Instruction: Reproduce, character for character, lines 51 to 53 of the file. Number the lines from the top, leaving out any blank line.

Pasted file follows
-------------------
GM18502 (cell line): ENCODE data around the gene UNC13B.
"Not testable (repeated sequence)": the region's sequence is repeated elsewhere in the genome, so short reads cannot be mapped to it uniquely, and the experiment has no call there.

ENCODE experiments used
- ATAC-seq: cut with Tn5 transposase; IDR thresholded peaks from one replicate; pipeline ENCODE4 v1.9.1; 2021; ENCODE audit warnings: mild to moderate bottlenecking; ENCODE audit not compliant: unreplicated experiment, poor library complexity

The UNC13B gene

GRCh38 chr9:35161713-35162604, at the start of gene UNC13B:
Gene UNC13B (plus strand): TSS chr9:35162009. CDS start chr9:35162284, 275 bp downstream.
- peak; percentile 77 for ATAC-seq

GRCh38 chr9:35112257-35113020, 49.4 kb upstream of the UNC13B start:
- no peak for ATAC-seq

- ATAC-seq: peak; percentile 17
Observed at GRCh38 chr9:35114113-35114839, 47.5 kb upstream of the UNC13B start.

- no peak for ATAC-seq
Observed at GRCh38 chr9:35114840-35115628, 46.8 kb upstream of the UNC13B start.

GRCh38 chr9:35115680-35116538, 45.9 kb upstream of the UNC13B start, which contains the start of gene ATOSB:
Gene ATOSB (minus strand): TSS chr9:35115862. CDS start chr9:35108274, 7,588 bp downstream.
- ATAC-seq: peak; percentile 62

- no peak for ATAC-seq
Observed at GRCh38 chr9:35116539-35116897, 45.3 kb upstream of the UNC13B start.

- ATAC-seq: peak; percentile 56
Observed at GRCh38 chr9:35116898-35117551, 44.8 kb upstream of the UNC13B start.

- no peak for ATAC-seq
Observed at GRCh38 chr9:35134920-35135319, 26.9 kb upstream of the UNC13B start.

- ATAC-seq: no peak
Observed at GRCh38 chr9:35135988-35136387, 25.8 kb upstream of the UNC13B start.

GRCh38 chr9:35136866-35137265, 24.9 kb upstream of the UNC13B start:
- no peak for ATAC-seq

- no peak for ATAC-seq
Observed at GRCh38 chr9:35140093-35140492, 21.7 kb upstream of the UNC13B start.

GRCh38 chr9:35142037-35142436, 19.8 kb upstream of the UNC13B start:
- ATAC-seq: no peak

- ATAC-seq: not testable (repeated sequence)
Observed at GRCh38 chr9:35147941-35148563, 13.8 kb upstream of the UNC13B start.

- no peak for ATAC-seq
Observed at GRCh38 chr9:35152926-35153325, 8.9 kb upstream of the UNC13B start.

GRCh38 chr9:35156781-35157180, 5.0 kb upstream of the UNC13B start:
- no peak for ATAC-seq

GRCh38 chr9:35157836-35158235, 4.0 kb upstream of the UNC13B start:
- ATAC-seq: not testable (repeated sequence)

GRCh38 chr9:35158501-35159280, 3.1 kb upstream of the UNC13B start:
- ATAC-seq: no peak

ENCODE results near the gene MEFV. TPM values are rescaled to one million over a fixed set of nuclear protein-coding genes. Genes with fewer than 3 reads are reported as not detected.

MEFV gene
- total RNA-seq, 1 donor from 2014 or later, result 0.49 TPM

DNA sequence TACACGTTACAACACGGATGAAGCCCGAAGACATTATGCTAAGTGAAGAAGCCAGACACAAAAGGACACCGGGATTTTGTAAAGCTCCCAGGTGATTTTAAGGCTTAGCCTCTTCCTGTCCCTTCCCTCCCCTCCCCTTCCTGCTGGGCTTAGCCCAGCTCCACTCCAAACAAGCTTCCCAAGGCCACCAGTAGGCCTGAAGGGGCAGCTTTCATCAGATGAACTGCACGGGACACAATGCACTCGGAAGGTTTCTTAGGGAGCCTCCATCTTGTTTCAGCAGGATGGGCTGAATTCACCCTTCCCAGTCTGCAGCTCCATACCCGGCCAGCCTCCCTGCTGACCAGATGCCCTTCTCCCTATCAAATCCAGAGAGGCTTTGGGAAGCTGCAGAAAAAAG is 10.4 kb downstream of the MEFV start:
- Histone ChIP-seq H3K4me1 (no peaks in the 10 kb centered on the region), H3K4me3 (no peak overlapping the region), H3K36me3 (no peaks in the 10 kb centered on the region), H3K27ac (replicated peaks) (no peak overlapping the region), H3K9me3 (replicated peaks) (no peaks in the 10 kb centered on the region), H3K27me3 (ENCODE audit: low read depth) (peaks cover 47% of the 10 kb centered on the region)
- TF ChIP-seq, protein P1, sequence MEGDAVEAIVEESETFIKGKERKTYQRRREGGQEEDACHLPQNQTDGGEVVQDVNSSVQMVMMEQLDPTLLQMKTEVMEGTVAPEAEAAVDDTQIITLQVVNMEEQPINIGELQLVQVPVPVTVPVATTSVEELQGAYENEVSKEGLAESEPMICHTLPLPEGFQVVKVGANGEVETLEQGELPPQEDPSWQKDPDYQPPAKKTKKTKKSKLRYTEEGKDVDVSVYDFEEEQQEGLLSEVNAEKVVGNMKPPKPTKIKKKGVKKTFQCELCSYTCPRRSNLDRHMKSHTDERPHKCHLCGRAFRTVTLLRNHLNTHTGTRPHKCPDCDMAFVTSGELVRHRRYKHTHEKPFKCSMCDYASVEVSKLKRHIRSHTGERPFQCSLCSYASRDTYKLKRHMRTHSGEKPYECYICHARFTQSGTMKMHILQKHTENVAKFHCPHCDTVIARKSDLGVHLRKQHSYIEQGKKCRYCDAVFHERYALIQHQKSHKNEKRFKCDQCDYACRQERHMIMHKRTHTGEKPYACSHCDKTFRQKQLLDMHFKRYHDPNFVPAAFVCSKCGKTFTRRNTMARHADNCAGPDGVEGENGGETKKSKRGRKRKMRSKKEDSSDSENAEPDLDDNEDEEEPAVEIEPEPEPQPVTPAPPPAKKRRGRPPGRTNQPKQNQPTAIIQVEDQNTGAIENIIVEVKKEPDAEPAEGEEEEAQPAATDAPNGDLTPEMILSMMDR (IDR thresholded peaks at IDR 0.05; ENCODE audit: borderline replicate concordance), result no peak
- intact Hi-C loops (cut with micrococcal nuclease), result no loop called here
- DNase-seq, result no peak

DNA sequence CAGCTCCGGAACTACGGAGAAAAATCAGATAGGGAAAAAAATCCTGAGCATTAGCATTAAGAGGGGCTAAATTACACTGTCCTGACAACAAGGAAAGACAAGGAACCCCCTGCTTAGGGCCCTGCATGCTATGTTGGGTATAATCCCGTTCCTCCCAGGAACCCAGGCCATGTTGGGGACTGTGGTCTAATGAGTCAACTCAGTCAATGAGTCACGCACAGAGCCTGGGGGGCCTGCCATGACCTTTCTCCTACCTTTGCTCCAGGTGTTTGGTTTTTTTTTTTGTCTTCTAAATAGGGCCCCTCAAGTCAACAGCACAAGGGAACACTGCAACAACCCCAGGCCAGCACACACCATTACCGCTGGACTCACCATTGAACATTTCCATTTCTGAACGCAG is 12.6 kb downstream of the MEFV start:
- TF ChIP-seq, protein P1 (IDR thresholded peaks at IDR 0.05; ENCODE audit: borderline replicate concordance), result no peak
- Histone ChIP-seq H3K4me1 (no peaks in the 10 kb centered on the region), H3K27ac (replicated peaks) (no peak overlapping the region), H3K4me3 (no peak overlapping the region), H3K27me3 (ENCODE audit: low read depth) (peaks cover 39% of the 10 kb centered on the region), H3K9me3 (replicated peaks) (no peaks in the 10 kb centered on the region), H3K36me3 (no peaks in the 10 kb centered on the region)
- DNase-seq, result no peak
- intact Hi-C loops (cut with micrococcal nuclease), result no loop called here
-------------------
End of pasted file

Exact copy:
- TF ChIP-seq, protein P1 (IDR thresholded peaks at IDR 0.05; ENCODE audit: borderline replicate concordance), result no peak
- Histone ChIP-seq H3K4me1 (no peaks in the 10 kb centered on the region), H3K27ac (replicated peaks) (no peak overlapping the region), H3K4me3 (no peak overlapping the region), H3K27me3 (ENCODE audit: low read depth) (peaks cover 39% of the 10 kb centered on the region), H3K9me3 (replicated peaks) (no peaks in the 10 kb centered on the region), H3K36me3 (no peaks in the 10 kb centered on the region)
- DNase-seq, result no peak